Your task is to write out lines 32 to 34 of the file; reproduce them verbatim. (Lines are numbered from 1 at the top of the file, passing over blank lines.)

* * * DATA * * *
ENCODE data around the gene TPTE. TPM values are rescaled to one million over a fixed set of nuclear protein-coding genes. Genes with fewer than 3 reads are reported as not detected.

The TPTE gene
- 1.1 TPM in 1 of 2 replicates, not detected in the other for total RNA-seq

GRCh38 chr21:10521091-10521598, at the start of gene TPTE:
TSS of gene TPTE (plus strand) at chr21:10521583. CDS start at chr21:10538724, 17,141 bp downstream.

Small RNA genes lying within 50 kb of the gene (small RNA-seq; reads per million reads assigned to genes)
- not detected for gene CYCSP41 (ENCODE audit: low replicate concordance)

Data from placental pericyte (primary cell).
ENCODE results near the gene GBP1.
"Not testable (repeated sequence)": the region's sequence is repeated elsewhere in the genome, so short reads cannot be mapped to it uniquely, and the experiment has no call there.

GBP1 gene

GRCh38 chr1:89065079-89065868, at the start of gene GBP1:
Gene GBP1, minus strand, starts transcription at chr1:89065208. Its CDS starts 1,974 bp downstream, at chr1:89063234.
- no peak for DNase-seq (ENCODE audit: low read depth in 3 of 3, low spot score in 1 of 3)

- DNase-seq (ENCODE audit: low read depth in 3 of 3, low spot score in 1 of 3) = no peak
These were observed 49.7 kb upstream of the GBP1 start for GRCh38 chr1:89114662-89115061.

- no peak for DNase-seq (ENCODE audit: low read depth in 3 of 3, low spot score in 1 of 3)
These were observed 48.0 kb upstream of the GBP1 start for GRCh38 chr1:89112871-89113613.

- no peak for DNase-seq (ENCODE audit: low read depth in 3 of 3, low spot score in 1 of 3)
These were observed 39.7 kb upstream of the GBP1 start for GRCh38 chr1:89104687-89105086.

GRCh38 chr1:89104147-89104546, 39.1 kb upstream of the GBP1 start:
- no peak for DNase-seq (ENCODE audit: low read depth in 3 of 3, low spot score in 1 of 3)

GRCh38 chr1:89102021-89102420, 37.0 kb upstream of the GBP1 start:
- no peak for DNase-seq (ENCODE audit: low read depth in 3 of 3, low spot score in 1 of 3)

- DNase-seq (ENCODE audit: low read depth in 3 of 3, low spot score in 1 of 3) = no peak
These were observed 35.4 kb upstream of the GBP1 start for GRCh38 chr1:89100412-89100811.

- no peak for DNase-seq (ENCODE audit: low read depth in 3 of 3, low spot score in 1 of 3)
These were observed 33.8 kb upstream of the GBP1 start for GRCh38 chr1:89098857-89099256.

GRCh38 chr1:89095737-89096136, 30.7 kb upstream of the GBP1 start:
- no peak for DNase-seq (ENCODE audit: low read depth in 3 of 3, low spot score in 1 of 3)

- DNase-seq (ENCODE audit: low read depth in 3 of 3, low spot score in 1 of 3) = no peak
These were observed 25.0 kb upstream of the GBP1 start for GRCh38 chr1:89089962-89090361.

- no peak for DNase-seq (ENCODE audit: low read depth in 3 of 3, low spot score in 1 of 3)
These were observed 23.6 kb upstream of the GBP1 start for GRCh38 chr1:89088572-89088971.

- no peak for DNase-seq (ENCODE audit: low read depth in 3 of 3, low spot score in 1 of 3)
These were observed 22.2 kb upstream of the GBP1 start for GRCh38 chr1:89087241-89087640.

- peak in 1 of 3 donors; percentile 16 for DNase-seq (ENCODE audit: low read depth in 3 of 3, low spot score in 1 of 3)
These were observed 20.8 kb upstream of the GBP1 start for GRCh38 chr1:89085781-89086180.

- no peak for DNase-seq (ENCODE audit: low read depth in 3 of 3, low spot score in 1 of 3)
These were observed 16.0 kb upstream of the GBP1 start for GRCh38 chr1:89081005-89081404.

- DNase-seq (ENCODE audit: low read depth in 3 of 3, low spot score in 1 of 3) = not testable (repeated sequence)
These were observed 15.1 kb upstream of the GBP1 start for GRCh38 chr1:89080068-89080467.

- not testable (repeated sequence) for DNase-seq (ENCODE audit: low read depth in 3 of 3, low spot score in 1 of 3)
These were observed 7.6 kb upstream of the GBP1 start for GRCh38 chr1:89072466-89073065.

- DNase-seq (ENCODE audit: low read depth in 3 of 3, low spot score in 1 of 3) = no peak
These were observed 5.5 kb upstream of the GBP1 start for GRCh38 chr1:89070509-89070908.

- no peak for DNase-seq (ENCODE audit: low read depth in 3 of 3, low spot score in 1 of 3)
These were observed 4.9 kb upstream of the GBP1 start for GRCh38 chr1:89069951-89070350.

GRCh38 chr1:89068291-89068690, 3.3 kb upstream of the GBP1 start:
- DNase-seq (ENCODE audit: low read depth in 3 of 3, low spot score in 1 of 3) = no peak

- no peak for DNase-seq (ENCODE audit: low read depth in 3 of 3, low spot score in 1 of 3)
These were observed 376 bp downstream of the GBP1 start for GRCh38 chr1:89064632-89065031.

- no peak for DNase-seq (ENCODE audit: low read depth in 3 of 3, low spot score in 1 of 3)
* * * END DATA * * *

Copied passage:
These were observed 25.0 kb upstream of the GBP1 start for GRCh38 chr1:89089962-89090361.

- no peak for DNase-seq (ENCODE audit: low read depth in 3 of 3, low spot score in 1 of 3)
These were observed 23.6 kb upstream of the GBP1 start for GRCh38 chr1:89088572-89088971.